Posted: Tue., Sep. 7, 2004, 10:00pm PT

Fear of flight
Canada grapples with its own runaway production


Canada's long-time production havens of Toronto, Vancouver and Montreal are facing some runaway competition of their own. Several off-the-beaten-track provinces now offer competitive tax-credit programs and are working hard to lure foreign and domestic producers away from Ontario, British Columbia and Quebec.

Manitoba, for instance, has a production tax credit of 35% on labor expenses. Far-flung Newfoundland offers a 40% tax credit on labor expenses. By comparison, Ontario's tax credit is 20%.

Last year, foreign production in Ontario plummeted 36%. The SARS scare had a big impact, but many industryites believe that Ontario lost shoots to other provinces that offer more lucrative tax credits.

"Ontario has to look hard at what it's doing because they have a real problem with declining production," says Guy Mayson, CEO of the Canadian Film and Television Production Assn.

But he also notes there is a limit to how many shoots will move out of the main centers. "Tax credits are definitely a consideration; everyone is always looking for the best deal. But it's also about infrastructure and getting the best crews. You're also asking, 'Can you do the project in a given place.' "

The key hubs may be under pressure, but Canada in general has been fighting an overall erosion of production business. It's losing ground to other production hotspots abroad offering more generous incentives, such as Eastern Europe, New Zealand and the U.K.

"Four or five years ago, (Canada) was in a league of its own," says U.S. telepic producer Daniel Blatt, who has shot in Montreal several times. "But that's not true anymore. It's a horserace now. The money we get to make these pictures is tight, you want to put it on the screen and you want to go where you can get the most value."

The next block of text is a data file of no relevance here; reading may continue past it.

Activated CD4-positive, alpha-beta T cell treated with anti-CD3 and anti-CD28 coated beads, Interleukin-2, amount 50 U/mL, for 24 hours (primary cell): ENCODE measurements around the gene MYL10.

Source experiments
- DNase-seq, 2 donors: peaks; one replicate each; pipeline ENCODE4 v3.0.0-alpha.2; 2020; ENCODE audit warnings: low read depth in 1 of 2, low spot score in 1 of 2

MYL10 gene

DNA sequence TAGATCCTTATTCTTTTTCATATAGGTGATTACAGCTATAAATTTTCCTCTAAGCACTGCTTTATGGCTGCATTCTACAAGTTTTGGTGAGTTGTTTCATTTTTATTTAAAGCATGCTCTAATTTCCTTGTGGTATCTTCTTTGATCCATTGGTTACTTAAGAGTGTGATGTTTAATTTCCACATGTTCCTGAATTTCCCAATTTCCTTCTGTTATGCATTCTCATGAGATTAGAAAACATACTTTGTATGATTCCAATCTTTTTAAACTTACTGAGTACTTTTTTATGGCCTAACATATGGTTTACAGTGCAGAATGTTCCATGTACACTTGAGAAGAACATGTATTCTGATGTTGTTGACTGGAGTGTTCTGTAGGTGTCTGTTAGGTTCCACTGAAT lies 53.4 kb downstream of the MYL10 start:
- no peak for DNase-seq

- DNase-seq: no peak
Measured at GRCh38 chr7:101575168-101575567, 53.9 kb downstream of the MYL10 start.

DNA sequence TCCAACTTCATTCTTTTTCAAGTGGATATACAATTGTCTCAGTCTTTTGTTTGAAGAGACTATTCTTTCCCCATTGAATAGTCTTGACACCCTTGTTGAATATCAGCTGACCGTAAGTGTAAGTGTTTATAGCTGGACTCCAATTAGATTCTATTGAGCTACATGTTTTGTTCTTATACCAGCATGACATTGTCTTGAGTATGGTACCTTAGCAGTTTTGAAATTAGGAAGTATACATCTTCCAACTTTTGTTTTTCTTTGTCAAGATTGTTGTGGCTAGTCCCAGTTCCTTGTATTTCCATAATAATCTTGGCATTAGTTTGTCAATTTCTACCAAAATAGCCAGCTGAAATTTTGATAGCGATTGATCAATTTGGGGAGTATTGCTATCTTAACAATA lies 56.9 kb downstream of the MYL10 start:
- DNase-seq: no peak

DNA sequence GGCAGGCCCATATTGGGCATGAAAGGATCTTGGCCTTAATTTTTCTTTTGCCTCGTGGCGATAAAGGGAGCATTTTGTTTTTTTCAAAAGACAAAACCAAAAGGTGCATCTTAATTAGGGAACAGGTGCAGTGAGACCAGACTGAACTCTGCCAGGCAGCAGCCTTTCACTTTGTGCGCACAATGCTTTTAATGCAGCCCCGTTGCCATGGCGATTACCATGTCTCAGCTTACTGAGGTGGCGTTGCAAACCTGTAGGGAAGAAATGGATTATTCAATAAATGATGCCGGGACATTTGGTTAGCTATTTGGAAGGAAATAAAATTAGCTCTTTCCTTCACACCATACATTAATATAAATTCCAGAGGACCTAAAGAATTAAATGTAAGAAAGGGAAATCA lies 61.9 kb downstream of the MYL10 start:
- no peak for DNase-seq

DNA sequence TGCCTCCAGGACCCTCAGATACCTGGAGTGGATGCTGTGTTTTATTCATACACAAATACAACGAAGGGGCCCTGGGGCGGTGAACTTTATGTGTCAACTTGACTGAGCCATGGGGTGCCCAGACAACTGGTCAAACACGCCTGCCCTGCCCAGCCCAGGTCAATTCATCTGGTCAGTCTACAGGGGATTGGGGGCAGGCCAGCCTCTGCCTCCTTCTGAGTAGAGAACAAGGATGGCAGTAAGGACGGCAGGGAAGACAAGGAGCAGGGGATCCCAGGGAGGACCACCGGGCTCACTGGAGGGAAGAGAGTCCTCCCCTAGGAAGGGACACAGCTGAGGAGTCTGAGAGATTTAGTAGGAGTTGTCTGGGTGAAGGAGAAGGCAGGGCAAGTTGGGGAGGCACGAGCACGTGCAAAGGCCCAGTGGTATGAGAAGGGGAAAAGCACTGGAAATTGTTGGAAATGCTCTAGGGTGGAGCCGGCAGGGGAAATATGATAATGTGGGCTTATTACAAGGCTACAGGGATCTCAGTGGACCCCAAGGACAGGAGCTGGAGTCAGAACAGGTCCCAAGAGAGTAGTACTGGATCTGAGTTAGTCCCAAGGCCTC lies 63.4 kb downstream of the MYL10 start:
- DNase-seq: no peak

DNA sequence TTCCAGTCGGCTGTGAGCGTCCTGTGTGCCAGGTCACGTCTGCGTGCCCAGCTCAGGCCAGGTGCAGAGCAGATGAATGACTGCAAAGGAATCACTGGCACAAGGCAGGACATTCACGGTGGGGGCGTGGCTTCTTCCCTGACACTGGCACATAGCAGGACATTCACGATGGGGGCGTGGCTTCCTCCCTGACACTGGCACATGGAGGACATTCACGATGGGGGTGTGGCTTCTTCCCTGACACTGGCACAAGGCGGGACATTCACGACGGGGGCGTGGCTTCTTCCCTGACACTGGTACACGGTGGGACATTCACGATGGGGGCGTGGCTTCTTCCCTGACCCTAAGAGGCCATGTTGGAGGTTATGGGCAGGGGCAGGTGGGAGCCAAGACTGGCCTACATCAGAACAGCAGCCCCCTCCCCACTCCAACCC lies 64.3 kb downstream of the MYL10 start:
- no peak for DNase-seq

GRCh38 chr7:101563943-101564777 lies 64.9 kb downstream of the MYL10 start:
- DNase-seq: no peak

In an effort to keep Canada competitive, last year the federal government increased its tax credit for foreign producers from 11% to 16% of labor expenditures, but many in the industry fear that this is not enough to hold on to productions.

In 2003, foreign shoots in Canada were still on the increase, but growth in that area is much slower than it's been over the past decade. Foreign shoots rose 8% to C$1.9 billion ($1.4 billion), 38% of overall production in the country.

American film shoots in part have slowed because of increased value of the Canadian dollar vs. the American buck. At the start of 2003, the Canadian dollar was worth 65; this summer, it is worth around 75.

Some local producers are calling for a return of the film tax-shelter programs that were dismantled by the government three years ago. "The end of the Canadian tax shelter had a huge impact on studio production coming up here," says Norm Bacal, a film tax-credit specialist at Heenan Blaikie.

"From a studio perspective, Canada has gone from being a primary shooting location to just one of many. We're no longer competitive with the U.K. and various U.S. states have become more aggressive. The studios just point themselves in the direction of where the incentives are the best."

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